Why Contractors Don’t Need a Blog

July 27, 2011
First off, a blog is just a tool, nothing more, nothing less. That said, it can be a powerful tool to: • Position your company as the leading home comfort provider in your region...

First off, a blog is just a tool, nothing more, nothing less. That said, it can be a powerful tool to:

• Position your company as the leading home comfort provider in your region

• Position yourself as a credible thought leader

• Become the center of your online marketing and social media

• Communicate regularly with your customers and prospects

• Make sure you are found for the right keywords in search engines

• Develop earned media from customers and industry influencers (think of this like online word of mouth marketing)

But realistically, blogs are not for every contractor. Blogs are pointless to use unless:

You blog consistently. Every piece of content is a promise to your customers. If you start and stop blogging, it’s not a great sign to customers. They’ll stop paying attention.

You don’t talk about yourself. Your customers (aka readers) don’t care about you…they care about themselves. They will spread around great content that positively affects their lives, their careers or makes them think. That latest blog post about you winning an award doesn’t mean much to anyone except you. Don’t get me wrong, that kind of information is great when customers are at the final stages of their decision-making process, but for the most part, your customers just don’t care about how great you are.

You keep search in mind. We work with a number of contractors on their blogs, and the analytics don’t lie: the majority of traffic to blogs comes from search engines. Every blog post should have a main keyword as the focus…one that solves a problem for your customers and something that your customers are actually looking for.

You think about a call to action. About 80% of the people who find your blog will never be back. That means that each post should have a goal to do something (download a toolkit, a white paper, direct to other relevant posts, etc.). What we really want are engaged visitors (an engaged visitor is a customer or prospect that views at least three pages or more in one sitting). Engaged visitors are a good sign that customers are getting something out of your content, and actually want more. Research from the Custom Content Council tells us that if a customer engages in our content in some way, they are 67% more likely to buy from us.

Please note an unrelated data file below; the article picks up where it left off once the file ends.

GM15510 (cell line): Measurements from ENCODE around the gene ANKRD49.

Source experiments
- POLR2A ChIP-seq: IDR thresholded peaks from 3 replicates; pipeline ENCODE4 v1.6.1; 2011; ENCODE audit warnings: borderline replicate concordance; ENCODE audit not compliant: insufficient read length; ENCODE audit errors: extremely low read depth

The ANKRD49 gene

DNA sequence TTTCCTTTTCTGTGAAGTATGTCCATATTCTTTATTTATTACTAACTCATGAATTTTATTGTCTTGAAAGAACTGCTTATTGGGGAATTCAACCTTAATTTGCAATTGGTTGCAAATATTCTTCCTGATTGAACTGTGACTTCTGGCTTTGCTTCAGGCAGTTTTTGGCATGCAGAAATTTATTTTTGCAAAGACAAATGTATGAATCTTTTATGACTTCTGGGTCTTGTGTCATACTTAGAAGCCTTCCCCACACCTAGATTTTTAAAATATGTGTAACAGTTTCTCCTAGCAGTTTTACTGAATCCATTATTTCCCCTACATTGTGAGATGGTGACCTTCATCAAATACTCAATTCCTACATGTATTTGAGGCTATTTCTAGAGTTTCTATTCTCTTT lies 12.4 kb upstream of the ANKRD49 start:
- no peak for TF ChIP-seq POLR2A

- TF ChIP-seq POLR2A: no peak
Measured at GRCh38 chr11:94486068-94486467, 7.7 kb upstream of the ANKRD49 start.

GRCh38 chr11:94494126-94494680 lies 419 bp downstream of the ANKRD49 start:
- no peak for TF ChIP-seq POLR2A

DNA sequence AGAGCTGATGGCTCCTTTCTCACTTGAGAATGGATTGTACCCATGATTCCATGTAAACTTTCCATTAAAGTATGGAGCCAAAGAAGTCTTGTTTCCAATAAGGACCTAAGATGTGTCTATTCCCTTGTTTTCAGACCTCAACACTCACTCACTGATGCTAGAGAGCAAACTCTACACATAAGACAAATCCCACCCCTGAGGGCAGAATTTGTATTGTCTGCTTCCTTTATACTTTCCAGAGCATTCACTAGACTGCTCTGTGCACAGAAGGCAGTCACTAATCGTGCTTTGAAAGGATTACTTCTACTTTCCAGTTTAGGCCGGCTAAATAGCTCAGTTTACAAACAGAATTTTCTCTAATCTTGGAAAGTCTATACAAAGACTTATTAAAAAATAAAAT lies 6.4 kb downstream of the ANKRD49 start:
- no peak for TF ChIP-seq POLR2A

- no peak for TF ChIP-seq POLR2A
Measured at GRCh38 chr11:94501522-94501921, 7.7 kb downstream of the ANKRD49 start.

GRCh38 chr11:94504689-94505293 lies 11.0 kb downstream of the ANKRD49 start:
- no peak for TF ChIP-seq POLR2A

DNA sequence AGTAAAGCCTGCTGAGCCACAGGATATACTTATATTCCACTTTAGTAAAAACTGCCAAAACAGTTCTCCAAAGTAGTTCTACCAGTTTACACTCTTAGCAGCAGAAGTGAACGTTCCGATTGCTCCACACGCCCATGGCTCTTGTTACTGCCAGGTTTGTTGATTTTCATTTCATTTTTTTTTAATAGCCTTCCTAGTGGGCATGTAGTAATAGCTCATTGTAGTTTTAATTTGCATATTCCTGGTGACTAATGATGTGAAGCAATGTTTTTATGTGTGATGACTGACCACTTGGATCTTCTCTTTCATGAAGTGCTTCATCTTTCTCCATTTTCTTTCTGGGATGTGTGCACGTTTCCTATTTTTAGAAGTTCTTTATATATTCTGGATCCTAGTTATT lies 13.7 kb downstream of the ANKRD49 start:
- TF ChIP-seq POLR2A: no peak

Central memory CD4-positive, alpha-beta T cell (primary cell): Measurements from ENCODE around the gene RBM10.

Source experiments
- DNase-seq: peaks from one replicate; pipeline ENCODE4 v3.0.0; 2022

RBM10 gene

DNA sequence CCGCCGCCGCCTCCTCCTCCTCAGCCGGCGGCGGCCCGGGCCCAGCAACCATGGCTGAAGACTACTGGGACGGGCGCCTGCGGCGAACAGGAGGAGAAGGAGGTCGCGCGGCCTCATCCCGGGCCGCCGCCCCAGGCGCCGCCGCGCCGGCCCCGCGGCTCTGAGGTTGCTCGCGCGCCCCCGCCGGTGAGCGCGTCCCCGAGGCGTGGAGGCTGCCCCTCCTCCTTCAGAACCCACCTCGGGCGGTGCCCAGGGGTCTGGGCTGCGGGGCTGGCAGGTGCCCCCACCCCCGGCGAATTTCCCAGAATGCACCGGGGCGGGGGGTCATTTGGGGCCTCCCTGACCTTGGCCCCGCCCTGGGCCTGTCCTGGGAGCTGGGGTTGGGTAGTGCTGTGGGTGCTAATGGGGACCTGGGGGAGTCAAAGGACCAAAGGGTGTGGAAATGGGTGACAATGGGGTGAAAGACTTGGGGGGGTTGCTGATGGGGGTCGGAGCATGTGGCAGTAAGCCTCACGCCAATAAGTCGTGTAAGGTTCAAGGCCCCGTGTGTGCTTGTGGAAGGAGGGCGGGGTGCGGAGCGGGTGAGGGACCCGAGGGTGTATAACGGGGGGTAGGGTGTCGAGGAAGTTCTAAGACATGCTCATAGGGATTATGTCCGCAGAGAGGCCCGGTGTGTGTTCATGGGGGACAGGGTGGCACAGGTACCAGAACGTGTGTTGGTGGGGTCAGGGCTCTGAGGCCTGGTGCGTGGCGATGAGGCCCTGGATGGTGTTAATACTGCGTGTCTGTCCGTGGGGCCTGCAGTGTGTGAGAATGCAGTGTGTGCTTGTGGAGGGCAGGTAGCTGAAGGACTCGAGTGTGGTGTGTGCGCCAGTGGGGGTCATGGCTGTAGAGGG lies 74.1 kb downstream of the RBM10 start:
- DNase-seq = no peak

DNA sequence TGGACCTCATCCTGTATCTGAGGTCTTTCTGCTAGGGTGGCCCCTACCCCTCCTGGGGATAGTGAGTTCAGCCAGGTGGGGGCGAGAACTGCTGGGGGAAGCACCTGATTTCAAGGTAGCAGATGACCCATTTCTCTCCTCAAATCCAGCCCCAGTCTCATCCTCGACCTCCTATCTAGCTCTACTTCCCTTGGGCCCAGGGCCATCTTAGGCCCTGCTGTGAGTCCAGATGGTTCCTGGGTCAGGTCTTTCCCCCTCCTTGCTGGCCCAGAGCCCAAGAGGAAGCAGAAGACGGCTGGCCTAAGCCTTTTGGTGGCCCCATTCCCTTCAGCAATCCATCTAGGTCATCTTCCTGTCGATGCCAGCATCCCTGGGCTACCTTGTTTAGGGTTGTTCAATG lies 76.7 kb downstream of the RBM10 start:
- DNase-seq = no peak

You share. Telling important stories is only one part of it. In order to make the whole thing work, you need others to share your content as well. That means you have to share pieces of information from around the web as well. Think of yourself as a publisher and your customer as the reader.

We’ve tried to take these into consideration at the Content Marketing Institute (parent company for SocialTract), but don’t take our word for it…just look at blogs such as Copyblogger.com or Social Media Examiner. These are individuals who focused on real customer challenges through their blogs and now have multi-million dollar businesses. You read that correctly…they started their entire business with a blog and now are a full-fledge business. They started by giving their customers regular informational gifts through their blogs.

Thinking like a publisher is the mindset you need to take before you even start a blog. After all, the majority of marketing going on today is, in fact, publishing. Who knew? If you are not ready to take on this kind of thinking as part of your overall marketing plan, a blog is definitely NOT for you.

Joe Pulizzi is CEO of SocialTract , the leading blogging and content service designed for service companies. SocialTract is part of the Content Marketing Institute , which runs the largest international content marketing event, Content Marketing World (Sept 6-8, 2011). Joe is also co-author of Get Content Get Customers, which details how companies can publish content to drive revenues. He will be speaking at HVAC Comfortech in Indianapolis this year. Joe can be reached at [email protected].